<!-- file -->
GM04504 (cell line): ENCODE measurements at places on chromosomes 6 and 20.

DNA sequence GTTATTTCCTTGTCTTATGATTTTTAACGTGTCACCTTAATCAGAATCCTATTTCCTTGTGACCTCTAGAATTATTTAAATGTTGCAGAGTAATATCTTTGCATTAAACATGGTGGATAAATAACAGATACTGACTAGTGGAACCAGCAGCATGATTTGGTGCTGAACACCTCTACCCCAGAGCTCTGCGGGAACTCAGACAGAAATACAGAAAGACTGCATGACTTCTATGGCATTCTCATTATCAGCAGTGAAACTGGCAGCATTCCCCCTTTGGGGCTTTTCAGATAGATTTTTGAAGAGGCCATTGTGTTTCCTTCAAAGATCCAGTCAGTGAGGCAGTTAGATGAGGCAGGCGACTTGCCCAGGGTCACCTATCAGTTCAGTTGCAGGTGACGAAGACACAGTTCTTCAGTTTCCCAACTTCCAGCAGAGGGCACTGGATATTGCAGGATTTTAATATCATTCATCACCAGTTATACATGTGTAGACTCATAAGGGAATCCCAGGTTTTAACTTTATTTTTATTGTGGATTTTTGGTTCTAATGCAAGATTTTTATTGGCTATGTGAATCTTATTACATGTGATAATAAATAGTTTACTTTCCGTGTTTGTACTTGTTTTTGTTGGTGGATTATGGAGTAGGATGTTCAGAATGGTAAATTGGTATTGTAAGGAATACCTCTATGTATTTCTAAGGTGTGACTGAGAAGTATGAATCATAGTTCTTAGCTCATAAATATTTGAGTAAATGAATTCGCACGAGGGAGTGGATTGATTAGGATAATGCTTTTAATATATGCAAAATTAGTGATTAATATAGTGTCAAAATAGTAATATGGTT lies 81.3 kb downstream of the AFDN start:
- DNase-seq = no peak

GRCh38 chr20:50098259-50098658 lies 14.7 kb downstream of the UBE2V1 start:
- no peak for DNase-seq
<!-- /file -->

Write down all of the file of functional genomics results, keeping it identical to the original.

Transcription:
GM04504 (cell line): ENCODE measurements at places on chromosomes 6 and 20.

DNA sequence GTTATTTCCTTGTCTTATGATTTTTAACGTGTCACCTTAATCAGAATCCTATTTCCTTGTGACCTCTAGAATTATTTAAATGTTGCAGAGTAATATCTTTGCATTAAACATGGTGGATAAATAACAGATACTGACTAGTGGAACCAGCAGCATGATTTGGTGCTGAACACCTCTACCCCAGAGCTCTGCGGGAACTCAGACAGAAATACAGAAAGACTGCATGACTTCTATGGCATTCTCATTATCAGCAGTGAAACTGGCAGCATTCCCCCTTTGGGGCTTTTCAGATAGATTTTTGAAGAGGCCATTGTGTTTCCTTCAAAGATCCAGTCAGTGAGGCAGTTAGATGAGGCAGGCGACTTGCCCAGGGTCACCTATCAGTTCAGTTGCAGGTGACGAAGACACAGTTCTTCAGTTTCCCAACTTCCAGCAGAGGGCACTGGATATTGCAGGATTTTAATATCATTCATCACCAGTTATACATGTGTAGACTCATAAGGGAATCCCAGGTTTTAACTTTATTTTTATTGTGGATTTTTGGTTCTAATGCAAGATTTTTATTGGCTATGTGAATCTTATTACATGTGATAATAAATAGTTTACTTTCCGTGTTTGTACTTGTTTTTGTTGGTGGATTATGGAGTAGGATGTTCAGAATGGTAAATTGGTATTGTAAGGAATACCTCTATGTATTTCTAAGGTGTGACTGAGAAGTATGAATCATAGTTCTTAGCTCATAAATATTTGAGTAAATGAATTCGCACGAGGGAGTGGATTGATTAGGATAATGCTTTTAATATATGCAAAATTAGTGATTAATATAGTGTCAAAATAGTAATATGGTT lies 81.3 kb downstream of the AFDN start:
- DNase-seq = no peak

GRCh38 chr20:50098259-50098658 lies 14.7 kb downstream of the UBE2V1 start:
- no peak for DNase-seq